Reflexology is a type of massage that involves applying varied pressure to reflex points on the feet or hands to bring about a state of relaxation to stimulate the body’s own healing processes. It’s based on a theory that reflex points on the feet are connected to the body organs and systems.

Whilst is thought that reflexology originated in China around 5000 years ago, it is also believed that a form of reflexology was practiced in Ancient Egypt, Japan and India.

The art of foot reflex therapy was introduced to the Western World in the twentieth century by Dr William Fitzgerald (1872-1942) an ear, nose and throat surgeon. Dr Fitzgerald discovered that exerting pressure on the tips of the toes or fingers caused corresponding parts of the body to become anaesthetised. From this, Dr Fitzgerald divided the body into ten equal zones, which ran from the top of the head to the ends of the toes and fingers and called the treatment zone therapy.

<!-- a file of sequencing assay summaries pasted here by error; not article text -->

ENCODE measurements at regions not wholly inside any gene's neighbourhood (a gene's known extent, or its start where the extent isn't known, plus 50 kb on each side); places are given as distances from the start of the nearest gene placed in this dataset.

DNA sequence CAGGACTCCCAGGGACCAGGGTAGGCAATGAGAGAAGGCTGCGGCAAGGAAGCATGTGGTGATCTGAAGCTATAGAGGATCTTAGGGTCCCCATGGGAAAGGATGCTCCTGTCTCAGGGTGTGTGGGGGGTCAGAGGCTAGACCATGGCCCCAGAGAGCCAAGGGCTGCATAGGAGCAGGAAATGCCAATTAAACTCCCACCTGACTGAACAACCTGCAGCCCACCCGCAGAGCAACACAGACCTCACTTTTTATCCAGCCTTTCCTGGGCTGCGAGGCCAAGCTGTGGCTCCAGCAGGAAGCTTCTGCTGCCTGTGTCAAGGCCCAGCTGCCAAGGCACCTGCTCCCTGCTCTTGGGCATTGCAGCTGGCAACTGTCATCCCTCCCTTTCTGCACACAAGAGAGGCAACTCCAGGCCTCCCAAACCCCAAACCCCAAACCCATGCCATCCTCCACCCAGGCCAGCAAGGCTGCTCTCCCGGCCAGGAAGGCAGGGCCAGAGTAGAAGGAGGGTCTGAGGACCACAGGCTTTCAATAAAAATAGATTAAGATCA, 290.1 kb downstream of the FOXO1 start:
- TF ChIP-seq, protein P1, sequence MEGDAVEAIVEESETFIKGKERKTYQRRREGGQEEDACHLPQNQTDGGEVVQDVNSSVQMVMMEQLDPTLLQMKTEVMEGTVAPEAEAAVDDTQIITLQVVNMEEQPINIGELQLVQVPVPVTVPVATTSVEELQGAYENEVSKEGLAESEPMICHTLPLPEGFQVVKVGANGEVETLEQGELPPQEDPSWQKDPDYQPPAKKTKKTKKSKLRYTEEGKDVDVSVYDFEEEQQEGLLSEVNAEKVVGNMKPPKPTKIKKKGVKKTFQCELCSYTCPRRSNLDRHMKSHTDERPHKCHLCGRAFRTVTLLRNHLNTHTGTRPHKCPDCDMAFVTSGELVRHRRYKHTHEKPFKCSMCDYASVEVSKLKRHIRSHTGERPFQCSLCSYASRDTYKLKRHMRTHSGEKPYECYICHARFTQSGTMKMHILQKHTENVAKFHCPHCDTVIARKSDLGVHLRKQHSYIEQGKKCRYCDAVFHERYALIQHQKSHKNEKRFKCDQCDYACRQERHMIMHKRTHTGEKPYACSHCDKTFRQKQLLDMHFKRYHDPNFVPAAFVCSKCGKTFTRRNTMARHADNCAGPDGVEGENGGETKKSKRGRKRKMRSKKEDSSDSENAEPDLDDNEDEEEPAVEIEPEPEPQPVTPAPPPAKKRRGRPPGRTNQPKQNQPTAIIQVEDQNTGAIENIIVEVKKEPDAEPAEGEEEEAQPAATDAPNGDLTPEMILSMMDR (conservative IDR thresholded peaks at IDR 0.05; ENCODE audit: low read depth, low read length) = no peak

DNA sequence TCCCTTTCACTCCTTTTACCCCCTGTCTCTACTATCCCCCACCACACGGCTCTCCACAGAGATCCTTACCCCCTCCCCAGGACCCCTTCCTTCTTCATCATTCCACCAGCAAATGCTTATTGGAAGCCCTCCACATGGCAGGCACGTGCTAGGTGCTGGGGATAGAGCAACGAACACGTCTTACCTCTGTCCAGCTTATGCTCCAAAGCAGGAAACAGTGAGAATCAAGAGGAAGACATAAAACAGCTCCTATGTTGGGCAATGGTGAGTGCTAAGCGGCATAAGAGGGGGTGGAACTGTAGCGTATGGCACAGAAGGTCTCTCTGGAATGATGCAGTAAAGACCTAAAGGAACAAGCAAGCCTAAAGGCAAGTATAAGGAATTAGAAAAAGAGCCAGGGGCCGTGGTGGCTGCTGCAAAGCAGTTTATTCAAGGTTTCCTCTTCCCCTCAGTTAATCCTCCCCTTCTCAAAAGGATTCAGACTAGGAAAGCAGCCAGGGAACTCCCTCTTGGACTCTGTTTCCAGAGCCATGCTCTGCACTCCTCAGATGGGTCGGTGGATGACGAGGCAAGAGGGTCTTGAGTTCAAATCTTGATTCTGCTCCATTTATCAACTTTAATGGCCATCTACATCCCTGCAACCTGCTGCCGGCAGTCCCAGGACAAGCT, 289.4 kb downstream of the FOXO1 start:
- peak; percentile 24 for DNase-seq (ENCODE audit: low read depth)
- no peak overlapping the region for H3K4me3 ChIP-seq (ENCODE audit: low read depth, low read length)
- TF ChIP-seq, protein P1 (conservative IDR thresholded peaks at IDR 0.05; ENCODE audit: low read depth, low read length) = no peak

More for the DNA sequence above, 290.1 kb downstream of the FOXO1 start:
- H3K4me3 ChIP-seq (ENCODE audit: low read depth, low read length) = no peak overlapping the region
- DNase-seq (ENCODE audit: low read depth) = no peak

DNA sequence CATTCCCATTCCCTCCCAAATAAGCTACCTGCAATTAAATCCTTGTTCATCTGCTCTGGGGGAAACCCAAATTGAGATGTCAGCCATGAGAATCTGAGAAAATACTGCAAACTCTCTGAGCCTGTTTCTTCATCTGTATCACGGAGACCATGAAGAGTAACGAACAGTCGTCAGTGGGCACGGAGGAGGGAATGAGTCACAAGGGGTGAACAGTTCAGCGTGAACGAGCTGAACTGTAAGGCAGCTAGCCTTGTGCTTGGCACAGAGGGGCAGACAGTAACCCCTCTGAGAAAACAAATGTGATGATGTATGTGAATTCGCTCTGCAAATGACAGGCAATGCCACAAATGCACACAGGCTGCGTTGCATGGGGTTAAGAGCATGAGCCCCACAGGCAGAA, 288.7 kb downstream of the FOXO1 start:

Reflexology, as we know it today, was pioneered by Eunice Ingham (1889 – 1974). She was a physiotherapist working in a doctor’s practice and used zone therapy developed by Dr Fitzgerald. Mrs Ingham, after extensive research, developed the map of the entire body on the feet – where one point on the foot corresponds to a certain part of the body. By using acupressure or massage techniques on these points, she observed that a positive effect was created in the corresponding body part.

Eunice Ingham spent 30 years travelling around America teaching reflexology first to medical staff, and then to non-medical practitioners. Doreen Bayly introduced Reflexology to the UK on behalf of Eunice Ingham in the 1960s.

Reflexology is believed to be linked to many potential benefits, but only a few of them have been evaluated in scientific studies.

There is some evidence that reflexology can help you to relax, which will help you cope better with stress and anxiety and give a feeling of wellbeing.